Posts Tagged ‘Ada Limón vertaling in Afrikaans’

Ada Limón. Vertaling in Afrikaans

Wednesday, December 9th, 2020

 

Versindaba kompetisie vir vertaalde gedigte (43)

 

Ada Limón. Vertaling van Engels in Afrikaans. Vert. deur Bester Meyer.

 

Die Leiband

 

Ná die baring van bomme—vertakkings en vrees

die verwoede outomatiese masjiengewere ont-bind,

die sproeireën van koeëls ʼn skare in wat hande vashou,

dié dierlike hemel wat open in ʼn leiklip maag van metaal

wat slegs die onsegbare in elk van ons verslind, wat bly

oor? Selfs die verskuilde rivier-na-nêrens is vergiftig

oranje en versuur deur steenkoolmyn. Mens kan

nie anders as om mensdom te vrees nie, want om

die fondament van bog en die dodelike water in eie

longe op te doem, is vergiftigend?   Leser, ek wil sê:

Moetnie-doodnie! Selfs wanneer silwerig—vis na vis

pens op kom en die land afpeil op ʼn knetterende knater van haat,

is daar nie steeds iets wat sing nie? Waarheid is: Ek weet nie.

Maar partykeer—sweer-ek-hoor-dit—die wond maak toe

soos ʼn ou geroeste garage deur, en ek kan nog steeds sonder

te veel pyn my lewende ledemate die wêreld in beweeg,

ek kan my steeds verstom aan die hond wat nekbreek uitdaag

en reguit pad vat in die rigting van die storttrokke

want sy dink sy het hulle lief –

sy dink – sonder twyfel – die hard-dreunende goeters

sal haar óók lief hê—haar brose klein self vol lewe met begeerte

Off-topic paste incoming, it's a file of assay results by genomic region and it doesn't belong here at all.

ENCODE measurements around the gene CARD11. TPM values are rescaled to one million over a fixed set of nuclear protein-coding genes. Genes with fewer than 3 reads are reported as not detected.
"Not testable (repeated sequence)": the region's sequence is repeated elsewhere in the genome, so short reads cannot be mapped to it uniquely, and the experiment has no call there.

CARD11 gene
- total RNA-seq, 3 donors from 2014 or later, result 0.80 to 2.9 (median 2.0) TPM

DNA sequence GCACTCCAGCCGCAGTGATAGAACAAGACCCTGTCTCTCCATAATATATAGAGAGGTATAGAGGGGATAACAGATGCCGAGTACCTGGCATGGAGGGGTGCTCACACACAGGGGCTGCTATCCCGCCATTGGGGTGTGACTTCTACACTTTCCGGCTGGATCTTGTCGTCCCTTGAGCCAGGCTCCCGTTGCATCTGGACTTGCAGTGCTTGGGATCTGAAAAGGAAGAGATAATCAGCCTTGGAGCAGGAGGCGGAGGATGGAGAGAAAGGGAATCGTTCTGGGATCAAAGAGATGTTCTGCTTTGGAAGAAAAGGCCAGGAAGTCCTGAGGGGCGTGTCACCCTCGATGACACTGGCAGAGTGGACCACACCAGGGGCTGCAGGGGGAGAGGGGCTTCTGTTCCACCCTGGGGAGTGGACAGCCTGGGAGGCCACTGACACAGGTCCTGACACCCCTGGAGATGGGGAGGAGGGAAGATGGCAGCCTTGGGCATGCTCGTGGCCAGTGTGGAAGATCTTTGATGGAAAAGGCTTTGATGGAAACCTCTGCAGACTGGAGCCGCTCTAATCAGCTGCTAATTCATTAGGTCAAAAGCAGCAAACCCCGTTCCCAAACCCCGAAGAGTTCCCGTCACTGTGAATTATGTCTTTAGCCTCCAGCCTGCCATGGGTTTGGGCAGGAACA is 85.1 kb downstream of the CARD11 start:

om haar godverdomde entoesiasme te deel

totdat ek – reddend – haar leiband terugpluk

want ek wil sy moet vir altyd oorleef. Moetnie-doodnie, sê ek,

en ons besluit om ʼn wyle langer te loop, stroombrekers

hoog en koorsagtig bo ons, winter op pad

om haar koue kadawer op hierdie stukkie grond neer te lê.

Miskien bons ons altyd ons liggame

in die rigting van dit wat vernietig, smekend vir liefde

vanuit hierdie vlietende verbygang van tyd, om net miskien,

soos dié hond gehoorsaam op my hakke, vreed-saam

te kan stap—ten minste tot die volgende trok ver-skyn.

 

***

 

The Leash

Ada Limón

 

After the birthing of bombs of forks and fear

the frantic automatic weapons unleashed,

the spray of bullets into a crowd holding hands,

that brute sky opening in a slate metal maw

that swallows only the unsayable in each of us, what’s

left? Even the hidden nowhere river is poisoned

orange and acidic by a coal mine. How can

you not fear humanity, want to lick the creek

bottom dry, to suck the deadly water up into

your own lungs, like venom? Reader, I want to

say: Don’t die. Even when silvery fish after fish

comes back belly up, and the country plummets

into a crepitating crater of hatred, isn’t there still

something singing? The truth is: I don’t know.

But sometimes, I swear I hear it, the wound closing

like a rusted-over garage door, and I can still move

my living limbs into the world without too much

pain, can still marvel at how the dog runs straight

toward the pickup trucks break-necking down

the road, because she thinks she loves them,

because she’s sure, without a doubt, that the loud

roaring things will love her back, her soft small self

alive with desire to share her goddamn enthusiasm,

until I yank the leash back to save her because

I want her to survive forever. Don’t die, I say,

and we decide to walk for a bit longer, starlings

high and fevered above us, winter coming to lay

her cold corpse down upon this little plot of earth.

Perhaps we are always hurtling our body towards

the thing that will obliterate us, begging for love

from the speeding passage of time, and so maybe,

like the dog obedient at my heels, we can walk together

peacefully, at least until the next truck comes.

 

 Bronverwysing:

Limón, A. 2018.The Carrying. Milkweed Editions.